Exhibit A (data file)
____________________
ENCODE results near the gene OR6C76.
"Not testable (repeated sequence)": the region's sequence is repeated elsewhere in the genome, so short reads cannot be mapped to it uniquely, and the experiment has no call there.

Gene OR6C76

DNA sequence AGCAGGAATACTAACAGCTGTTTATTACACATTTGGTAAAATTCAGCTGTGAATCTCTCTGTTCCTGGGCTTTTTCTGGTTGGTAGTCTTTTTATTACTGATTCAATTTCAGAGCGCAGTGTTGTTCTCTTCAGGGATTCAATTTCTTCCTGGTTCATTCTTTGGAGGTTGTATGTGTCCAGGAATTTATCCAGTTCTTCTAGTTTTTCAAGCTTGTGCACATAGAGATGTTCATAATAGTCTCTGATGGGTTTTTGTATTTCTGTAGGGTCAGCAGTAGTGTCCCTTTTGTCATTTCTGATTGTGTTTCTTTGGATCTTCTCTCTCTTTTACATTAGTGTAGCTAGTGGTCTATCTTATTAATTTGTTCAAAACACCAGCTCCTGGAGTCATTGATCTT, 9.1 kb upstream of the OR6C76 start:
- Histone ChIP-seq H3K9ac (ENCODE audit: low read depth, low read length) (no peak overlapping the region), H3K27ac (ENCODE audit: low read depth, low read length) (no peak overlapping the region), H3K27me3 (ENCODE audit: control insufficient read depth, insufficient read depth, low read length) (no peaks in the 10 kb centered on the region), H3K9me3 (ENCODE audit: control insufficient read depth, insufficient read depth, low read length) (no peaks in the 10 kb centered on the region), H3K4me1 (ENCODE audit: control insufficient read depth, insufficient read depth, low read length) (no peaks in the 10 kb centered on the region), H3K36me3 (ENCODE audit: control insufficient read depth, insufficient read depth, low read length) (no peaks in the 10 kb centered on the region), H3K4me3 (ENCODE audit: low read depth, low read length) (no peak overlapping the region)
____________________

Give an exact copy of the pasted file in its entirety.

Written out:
ENCODE results near the gene OR6C76.
"Not testable (repeated sequence)": the region's sequence is repeated elsewhere in the genome, so short reads cannot be mapped to it uniquely, and the experiment has no call there.

Gene OR6C76

DNA sequence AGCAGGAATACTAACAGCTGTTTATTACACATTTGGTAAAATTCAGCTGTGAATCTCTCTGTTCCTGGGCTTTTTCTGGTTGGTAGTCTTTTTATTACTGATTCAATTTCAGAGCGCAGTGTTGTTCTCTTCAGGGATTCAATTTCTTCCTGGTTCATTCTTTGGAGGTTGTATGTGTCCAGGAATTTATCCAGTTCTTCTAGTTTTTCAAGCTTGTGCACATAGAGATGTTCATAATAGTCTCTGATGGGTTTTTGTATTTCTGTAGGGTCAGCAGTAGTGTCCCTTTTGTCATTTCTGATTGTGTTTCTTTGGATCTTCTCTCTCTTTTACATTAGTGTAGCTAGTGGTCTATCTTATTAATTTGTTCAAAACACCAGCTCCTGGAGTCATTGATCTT, 9.1 kb upstream of the OR6C76 start:
- Histone ChIP-seq H3K9ac (ENCODE audit: low read depth, low read length) (no peak overlapping the region), H3K27ac (ENCODE audit: low read depth, low read length) (no peak overlapping the region), H3K27me3 (ENCODE audit: control insufficient read depth, insufficient read depth, low read length) (no peaks in the 10 kb centered on the region), H3K9me3 (ENCODE audit: control insufficient read depth, insufficient read depth, low read length) (no peaks in the 10 kb centered on the region), H3K4me1 (ENCODE audit: control insufficient read depth, insufficient read depth, low read length) (no peaks in the 10 kb centered on the region), H3K36me3 (ENCODE audit: control insufficient read depth, insufficient read depth, low read length) (no peaks in the 10 kb centered on the region), H3K4me3 (ENCODE audit: low read depth, low read length) (no peak overlapping the region)